Today’s post is food-related. It’s all about a sustainable breakfast brand that’s been brightening up my mornings for a while.
Oh, I know that’s not very festive when there’s only five days to go! Keep reading for a nod to Christmas a bit later on.
So, are you a lark or night-owl? Or neither? No matter what, getting up and going during these cold and dark December days is a challenge. Even for the keenest of beans.
Are you pressing snooze on the alarm too many times? Then running around trying to get everyone (and everything) ready? If so, breakfast MUST be as easy as possible.
Trying to choose a planet-friendly breakfast can feel like just another thing to deal with. Arrrggh! But do not fear: it’s easy when you know how.
A great plastic-free breakfast option
On weekdays especially, grabbing something from a box is a quick and easy option. Isn’t it frustrating how most mainstream breakfast options still come in unrecyclable plastic packaging?
Muesli is a particular culprit. Those shiny, colourful bags are almost always destined for landfill.
And most cereal inner bags can only be recycled via a supermarket collection point (if you’re lucky). Compostable breakfast cereal packaging is really where it’s at.
Primrose’s Kitchen muesli and granola caught my eye about a year ago. Set up in 2012 in Dorset, they’ve steadily grown over the years. In 2019, they were acquired by investment company, PK Ventures, but the founder (Primrose, funnily enough) remains on the board.
Primrose is a qualified naturopath and homeopath. She used her training to develop the range. For an interesting interview with Primrose, click here.
Unlike so many breakfast brands, Primrose’s Kitchen’s packaging is genuinely eco-friendly.
The inner bags look like plastic at first glance, but are actually made of home compostable material. They can also go in your council food collection bin, if you have one.
The cardboard boxes can easily be recycled or composted.
What are the flavours?
The muesli and granola come in the following varieties:
The first two are more in-in-your-face flavour-wise. The carrot, apple and cinnamon one is more subtle. Like a comforting apple crumble. And the pear bircher is also very light. It’s amazing mixed with plain yoghurt.
The only one I haven’t tried is the turmeric and banana granola as I’m not a banana fan.
The flavours are far more original than the standard nutty, raisin and oat combos in most mainstream muesli and granola. Which, let’s face it, as well as being packaged terribly, are a bit of a bore to eat.
They’re also usually stuffed full of added sugar and salt, making the snooze-button habit even harder to kick.
The ingredients in Primrose’s Kitchen products are organic and raw. This means all the goodness is retained.
The fruits are dehydrated / air-dried at a low temperature and then finely shredded so they remain super sweet. This complements the other ingredients really well. It also means refined sugars aren’t needed.
All Primrose’s Kitchen products are vegan, gluten-free and suitable for a paleo diet too.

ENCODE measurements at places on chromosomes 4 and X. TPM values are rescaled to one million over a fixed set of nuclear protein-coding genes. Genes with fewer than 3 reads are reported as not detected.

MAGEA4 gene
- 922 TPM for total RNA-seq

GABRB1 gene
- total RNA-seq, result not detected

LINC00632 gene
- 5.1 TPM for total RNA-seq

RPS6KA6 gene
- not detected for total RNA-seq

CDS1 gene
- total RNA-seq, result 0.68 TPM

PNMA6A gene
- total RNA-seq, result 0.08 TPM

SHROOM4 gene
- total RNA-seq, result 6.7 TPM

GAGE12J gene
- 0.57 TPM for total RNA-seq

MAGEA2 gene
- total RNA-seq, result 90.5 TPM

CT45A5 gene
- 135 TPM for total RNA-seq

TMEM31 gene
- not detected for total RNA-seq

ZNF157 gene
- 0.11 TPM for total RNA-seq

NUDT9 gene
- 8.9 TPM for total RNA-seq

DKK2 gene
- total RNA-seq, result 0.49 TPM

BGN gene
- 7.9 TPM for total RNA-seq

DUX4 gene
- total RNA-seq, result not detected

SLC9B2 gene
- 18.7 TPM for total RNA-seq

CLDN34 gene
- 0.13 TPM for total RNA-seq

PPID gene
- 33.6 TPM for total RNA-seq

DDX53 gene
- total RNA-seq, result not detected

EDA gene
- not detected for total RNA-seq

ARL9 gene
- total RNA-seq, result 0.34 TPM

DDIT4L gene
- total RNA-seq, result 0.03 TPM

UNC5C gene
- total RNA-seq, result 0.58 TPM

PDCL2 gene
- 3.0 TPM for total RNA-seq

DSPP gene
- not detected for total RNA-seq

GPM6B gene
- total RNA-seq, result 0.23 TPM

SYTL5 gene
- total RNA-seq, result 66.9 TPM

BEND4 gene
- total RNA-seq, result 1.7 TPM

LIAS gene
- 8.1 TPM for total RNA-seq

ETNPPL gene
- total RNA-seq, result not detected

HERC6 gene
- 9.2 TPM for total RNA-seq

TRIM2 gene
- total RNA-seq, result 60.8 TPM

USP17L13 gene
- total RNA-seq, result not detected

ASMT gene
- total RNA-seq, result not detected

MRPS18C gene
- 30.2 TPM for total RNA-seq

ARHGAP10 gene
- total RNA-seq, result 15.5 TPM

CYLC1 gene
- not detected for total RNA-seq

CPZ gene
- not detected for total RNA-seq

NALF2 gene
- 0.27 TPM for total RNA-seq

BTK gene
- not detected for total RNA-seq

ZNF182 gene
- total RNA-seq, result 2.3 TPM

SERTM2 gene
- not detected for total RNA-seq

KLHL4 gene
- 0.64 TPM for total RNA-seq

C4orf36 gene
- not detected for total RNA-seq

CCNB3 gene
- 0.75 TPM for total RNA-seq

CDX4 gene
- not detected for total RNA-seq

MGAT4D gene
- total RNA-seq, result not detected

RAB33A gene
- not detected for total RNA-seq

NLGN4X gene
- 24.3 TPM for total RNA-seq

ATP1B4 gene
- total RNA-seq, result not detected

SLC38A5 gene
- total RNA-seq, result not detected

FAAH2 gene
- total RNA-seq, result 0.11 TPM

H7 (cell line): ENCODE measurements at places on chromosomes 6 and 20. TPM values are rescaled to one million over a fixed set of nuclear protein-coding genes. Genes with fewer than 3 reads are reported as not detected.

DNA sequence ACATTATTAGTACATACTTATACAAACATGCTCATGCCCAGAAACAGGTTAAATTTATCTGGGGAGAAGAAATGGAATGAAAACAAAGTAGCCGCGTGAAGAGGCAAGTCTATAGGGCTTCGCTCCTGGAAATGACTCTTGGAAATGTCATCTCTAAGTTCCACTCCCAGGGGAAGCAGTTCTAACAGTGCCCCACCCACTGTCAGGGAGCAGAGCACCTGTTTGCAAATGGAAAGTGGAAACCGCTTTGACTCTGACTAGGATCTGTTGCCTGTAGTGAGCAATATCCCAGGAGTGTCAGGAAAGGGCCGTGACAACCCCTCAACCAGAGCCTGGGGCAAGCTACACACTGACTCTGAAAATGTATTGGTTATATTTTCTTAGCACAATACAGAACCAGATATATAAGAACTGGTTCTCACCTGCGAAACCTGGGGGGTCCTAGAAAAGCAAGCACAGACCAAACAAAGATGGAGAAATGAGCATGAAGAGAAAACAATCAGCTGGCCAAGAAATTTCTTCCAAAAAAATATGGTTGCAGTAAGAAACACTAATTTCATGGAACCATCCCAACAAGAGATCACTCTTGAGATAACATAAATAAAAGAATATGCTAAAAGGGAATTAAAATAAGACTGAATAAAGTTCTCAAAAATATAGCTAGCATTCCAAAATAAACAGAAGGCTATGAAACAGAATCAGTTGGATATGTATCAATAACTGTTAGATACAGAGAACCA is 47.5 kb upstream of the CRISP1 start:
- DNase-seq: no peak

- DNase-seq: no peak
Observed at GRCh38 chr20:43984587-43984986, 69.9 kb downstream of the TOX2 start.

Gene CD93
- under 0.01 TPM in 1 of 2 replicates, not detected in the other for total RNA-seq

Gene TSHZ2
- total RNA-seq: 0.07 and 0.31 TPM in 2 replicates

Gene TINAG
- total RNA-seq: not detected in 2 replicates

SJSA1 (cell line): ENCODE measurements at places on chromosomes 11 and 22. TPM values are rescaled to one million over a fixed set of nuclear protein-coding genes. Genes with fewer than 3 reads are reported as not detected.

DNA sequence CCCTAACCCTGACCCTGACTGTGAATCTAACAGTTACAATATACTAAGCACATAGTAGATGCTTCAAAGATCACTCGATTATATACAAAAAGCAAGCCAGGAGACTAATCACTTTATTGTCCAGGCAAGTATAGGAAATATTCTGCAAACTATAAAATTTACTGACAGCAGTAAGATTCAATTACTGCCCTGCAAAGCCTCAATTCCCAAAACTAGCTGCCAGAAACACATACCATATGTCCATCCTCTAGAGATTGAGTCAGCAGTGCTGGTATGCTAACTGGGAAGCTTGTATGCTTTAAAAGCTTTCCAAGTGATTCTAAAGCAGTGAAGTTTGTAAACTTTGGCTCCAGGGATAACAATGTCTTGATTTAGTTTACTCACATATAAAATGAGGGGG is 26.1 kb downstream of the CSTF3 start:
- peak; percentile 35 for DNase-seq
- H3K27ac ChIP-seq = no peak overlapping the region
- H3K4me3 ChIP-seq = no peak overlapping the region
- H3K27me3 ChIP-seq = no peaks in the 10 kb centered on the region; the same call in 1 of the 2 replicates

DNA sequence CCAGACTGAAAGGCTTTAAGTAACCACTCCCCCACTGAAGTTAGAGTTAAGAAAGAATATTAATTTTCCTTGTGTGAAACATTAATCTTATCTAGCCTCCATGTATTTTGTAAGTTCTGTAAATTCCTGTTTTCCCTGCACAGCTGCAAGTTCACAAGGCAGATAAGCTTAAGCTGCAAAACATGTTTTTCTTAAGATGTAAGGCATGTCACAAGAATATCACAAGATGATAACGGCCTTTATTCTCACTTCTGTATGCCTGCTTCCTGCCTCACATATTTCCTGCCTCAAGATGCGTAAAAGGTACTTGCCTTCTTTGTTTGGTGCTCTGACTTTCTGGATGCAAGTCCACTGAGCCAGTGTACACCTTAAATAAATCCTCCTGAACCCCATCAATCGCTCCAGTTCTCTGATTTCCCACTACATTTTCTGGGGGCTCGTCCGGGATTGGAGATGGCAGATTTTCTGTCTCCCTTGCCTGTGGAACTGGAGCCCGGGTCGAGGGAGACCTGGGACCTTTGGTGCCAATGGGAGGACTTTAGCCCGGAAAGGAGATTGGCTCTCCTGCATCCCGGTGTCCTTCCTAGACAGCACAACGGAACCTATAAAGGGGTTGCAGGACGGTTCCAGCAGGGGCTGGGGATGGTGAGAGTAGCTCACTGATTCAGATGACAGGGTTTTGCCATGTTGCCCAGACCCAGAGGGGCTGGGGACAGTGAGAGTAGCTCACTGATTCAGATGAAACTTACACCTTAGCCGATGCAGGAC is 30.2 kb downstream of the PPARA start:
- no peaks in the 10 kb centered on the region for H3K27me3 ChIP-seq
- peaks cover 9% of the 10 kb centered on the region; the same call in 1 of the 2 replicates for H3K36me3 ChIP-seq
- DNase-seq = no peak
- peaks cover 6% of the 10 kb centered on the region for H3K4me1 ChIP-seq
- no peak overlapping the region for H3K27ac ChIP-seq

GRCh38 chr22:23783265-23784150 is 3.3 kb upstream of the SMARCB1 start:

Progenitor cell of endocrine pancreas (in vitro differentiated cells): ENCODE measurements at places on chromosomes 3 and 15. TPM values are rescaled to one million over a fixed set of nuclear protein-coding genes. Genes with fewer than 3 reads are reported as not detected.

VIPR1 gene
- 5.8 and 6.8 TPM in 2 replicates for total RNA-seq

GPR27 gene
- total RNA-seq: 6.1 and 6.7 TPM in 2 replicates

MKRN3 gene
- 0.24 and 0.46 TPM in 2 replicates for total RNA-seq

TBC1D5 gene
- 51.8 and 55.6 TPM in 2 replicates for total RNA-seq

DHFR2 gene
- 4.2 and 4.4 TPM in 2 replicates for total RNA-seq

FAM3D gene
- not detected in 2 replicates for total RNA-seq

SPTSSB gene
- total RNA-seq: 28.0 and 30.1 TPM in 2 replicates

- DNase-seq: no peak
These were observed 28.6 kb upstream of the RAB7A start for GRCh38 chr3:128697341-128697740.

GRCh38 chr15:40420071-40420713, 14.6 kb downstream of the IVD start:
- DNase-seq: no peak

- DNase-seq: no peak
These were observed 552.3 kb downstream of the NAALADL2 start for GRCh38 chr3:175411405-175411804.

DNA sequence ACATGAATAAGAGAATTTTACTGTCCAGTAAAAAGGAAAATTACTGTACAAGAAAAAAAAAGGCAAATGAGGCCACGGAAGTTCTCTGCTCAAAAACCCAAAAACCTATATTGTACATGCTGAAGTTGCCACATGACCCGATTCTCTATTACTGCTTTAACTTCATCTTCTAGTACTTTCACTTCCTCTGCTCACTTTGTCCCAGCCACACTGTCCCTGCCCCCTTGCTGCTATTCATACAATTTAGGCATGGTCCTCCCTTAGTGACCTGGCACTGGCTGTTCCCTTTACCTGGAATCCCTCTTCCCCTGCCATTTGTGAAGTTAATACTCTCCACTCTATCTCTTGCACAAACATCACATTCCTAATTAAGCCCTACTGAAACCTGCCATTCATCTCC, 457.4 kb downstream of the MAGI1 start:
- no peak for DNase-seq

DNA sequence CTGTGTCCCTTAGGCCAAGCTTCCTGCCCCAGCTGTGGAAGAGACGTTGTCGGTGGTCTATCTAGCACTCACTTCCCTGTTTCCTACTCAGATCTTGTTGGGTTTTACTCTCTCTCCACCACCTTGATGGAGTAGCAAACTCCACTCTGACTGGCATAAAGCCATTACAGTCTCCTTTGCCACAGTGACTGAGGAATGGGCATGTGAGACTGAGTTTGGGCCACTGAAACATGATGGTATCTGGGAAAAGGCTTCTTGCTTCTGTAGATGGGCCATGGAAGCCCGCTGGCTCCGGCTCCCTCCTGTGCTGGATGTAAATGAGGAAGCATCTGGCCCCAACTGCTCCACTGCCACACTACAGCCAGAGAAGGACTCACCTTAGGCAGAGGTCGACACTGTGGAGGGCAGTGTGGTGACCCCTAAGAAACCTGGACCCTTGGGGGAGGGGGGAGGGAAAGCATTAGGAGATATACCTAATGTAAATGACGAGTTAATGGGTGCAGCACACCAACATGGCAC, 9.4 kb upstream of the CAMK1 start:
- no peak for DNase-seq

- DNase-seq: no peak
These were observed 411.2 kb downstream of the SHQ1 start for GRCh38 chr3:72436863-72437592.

That all sounds a bit posh, does it cost a small fortune?
Standard boxes of the muesli and granola cost £4.00. You might think: how can swapping to this be cost effective? Especially if you’ve multiple mouths to feed at home.
As with most things, you get what you pay for. Primrose’s Kitchen offer high quality, premium products. So they are a bit more expensive than some other options. But there are plenty of ways to make them last.
Adding plain yoghurt also makes everything go further. This helps to justify spending a little more than you would on bog standard muesli or granola.
There’s also 2o% off your first order and free delivery when you sign up to their newsletter. A great excuse to stock up for next year.
Fancy experimenting and using Primrose’s Kitchen’s plastic-free muesli or granola in baking or cooking? If so, their website has loads of recipe ideas for sweet and savoury snacks and dishes, which feature the products.
For Christmas time, the gingerbread men with the cashew and orange granola are delicious and fun to make. The all-spice and cloves really complement the granola flavours.
These gingerbread men are a bit softer than traditional ones. Think hobnobs rather than ginger nuts (but without the horrible plastic wrappers, of course!).
Over the summer, I also used the granola to make the orange and cashew tahini cookies. These are addictively crunchy, crumbly and very moreish.
The recipes are pretty forgiving. I’ve made various swaps, such as using regular butter instead of vegan butter and date syrup instead of molasses. They still worked out well.
If you’re a fan of Primrose’s Kitchen already, I’d love to hear your thoughts and favourite products. Have you used the muesli or granola in any recipes? Do you have any other ideas for speedy, eco-friendly breakfasts? Please do share in the comments below.
This is my final post of 2020. What a challenging year it has been for us all. Have a good Christmas even though it won’t be as planned ☹️. Hope you and your loved ones stay safe and well.
Roll on 2021 and beyond….
Primrose’s Kitchen muesli / granola £4.00 (300g box). Available directly online here or from Waitrose, Ocado and good health food shops.